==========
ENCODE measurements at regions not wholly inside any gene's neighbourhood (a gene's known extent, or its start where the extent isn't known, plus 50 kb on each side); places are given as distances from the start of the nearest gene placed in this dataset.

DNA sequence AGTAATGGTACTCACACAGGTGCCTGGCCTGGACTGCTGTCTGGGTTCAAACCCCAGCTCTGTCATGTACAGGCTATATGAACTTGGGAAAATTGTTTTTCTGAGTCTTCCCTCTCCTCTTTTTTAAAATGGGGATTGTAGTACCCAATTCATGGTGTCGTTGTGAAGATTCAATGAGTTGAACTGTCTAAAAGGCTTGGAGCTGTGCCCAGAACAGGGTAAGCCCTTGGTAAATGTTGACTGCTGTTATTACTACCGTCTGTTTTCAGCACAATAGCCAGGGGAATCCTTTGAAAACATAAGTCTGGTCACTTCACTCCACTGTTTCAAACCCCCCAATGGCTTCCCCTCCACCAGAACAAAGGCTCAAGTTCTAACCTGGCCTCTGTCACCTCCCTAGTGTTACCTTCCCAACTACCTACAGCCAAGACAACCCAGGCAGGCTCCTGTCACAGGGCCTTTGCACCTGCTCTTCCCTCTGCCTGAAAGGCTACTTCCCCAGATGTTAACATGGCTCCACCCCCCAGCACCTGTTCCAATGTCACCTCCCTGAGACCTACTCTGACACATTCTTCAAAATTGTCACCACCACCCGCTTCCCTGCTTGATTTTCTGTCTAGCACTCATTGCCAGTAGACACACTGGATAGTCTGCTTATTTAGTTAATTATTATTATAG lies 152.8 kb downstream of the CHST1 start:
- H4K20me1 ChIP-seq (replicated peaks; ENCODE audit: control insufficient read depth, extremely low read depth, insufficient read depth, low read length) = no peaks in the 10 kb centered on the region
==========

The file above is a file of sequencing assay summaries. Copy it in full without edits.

ENCODE measurements at regions not wholly inside any gene's neighbourhood (a gene's known extent, or its start where the extent isn't known, plus 50 kb on each side); places are given as distances from the start of the nearest gene placed in this dataset.

DNA sequence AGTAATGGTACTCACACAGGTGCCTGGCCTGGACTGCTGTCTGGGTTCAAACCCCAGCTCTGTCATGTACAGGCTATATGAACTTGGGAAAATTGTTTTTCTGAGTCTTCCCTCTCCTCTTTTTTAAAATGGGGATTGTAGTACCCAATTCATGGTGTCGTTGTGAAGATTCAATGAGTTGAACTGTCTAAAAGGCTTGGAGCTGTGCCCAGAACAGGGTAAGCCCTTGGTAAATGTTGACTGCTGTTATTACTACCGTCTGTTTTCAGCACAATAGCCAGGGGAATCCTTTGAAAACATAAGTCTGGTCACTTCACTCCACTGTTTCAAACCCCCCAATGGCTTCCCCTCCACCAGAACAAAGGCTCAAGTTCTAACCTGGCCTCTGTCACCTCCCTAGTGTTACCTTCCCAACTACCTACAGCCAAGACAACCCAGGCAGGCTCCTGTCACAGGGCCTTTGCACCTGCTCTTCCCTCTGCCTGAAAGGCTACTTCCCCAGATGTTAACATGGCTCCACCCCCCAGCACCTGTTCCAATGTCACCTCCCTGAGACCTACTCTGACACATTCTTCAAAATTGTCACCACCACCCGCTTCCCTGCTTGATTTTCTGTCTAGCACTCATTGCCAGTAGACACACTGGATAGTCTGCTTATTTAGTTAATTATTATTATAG lies 152.8 kb downstream of the CHST1 start:
- H4K20me1 ChIP-seq (replicated peaks; ENCODE audit: control insufficient read depth, extremely low read depth, insufficient read depth, low read length) = no peaks in the 10 kb centered on the region